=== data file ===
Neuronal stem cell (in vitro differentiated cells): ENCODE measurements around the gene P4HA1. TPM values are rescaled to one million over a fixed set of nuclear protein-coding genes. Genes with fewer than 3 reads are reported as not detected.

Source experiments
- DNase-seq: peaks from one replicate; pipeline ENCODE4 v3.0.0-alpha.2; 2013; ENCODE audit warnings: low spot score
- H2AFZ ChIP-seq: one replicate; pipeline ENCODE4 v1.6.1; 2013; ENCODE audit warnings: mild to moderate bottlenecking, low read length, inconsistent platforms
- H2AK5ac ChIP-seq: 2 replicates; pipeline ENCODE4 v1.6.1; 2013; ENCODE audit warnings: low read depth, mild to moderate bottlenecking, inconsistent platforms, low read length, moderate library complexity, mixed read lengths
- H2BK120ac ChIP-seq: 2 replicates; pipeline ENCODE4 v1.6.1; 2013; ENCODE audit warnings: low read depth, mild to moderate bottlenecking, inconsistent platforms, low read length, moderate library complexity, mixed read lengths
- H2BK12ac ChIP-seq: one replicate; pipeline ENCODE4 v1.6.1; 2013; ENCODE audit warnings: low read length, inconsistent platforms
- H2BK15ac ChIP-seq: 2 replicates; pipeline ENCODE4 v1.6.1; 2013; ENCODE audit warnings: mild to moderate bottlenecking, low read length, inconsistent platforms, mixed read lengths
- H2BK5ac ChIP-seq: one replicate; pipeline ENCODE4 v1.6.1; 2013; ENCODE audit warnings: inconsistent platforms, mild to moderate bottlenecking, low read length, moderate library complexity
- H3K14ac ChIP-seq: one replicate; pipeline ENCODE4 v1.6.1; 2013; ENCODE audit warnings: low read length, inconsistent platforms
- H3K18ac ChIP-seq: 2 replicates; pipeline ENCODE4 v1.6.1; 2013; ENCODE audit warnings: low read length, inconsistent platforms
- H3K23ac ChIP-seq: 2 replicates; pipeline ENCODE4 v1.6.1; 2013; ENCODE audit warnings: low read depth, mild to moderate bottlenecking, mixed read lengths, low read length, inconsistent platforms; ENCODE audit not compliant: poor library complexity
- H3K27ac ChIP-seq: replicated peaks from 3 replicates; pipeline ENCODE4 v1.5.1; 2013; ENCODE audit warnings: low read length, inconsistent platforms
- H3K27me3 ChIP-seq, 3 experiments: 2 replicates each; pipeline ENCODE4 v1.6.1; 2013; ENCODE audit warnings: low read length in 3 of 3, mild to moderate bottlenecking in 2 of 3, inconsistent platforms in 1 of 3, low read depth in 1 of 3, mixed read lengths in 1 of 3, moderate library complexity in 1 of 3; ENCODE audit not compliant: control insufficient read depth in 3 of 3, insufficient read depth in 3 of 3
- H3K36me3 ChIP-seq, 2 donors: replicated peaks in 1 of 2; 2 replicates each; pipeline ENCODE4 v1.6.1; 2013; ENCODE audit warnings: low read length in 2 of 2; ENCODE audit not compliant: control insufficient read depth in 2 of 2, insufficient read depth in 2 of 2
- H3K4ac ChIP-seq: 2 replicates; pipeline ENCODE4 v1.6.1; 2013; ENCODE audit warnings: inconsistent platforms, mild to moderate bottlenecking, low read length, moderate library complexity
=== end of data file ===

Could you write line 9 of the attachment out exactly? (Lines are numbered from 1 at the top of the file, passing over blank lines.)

- H2BK5ac ChIP-seq: one replicate; pipeline ENCODE4 v1.6.1; 2013; ENCODE audit warnings: inconsistent platforms, mild to moderate bottlenecking, low read length, moderate library complexity